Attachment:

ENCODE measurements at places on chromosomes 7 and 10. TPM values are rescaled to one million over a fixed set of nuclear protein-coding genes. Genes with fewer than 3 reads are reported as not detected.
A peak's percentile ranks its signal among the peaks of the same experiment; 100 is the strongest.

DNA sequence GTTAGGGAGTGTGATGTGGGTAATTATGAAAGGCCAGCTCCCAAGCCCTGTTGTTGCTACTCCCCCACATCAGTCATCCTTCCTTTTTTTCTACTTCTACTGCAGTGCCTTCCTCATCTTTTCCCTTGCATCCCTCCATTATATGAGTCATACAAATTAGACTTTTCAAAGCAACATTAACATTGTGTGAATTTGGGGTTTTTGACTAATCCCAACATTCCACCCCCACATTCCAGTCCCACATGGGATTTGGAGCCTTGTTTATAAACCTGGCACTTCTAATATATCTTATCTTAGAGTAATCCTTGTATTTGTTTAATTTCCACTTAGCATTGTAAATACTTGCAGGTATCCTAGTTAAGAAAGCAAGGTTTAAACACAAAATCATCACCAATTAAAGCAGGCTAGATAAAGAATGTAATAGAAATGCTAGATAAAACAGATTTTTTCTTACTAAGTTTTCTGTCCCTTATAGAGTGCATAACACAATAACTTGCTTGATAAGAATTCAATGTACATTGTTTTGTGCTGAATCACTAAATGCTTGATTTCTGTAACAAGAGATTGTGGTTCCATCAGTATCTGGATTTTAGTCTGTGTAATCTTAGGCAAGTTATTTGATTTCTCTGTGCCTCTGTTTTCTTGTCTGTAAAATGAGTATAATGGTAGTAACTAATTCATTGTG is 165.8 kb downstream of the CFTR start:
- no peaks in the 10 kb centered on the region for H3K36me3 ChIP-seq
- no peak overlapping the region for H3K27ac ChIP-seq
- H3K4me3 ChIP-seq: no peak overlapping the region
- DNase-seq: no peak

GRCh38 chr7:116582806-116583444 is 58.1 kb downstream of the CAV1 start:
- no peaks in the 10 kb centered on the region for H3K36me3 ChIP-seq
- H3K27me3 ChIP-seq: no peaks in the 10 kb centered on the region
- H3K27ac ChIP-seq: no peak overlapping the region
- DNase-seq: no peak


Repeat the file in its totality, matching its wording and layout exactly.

ENCODE measurements at places on chromosomes 7 and 10. TPM values are rescaled to one million over a fixed set of nuclear protein-coding genes. Genes with fewer than 3 reads are reported as not detected.
A peak's percentile ranks its signal among the peaks of the same experiment; 100 is the strongest.

DNA sequence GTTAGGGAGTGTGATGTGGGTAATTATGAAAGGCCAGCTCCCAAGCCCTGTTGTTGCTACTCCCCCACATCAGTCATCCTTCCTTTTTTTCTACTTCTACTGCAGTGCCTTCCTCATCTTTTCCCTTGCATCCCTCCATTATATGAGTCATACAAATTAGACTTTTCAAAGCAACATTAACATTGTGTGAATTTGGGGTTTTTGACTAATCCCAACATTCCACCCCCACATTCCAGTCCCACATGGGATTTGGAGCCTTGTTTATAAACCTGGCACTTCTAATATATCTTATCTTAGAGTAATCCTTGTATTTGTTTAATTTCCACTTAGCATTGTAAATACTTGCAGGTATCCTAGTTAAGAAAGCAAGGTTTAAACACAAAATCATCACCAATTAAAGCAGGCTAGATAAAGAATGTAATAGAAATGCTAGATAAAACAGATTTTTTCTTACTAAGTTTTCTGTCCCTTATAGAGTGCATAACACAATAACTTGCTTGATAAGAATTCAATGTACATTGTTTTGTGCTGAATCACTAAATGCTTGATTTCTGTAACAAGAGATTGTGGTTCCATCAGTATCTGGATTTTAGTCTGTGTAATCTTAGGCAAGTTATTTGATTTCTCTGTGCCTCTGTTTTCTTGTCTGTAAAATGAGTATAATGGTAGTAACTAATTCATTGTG is 165.8 kb downstream of the CFTR start:
- no peaks in the 10 kb centered on the region for H3K36me3 ChIP-seq
- no peak overlapping the region for H3K27ac ChIP-seq
- H3K4me3 ChIP-seq: no peak overlapping the region
- DNase-seq: no peak

GRCh38 chr7:116582806-116583444 is 58.1 kb downstream of the CAV1 start:
- no peaks in the 10 kb centered on the region for H3K36me3 ChIP-seq
- H3K27me3 ChIP-seq: no peaks in the 10 kb centered on the region
- H3K27ac ChIP-seq: no peak overlapping the region
- DNase-seq: no peak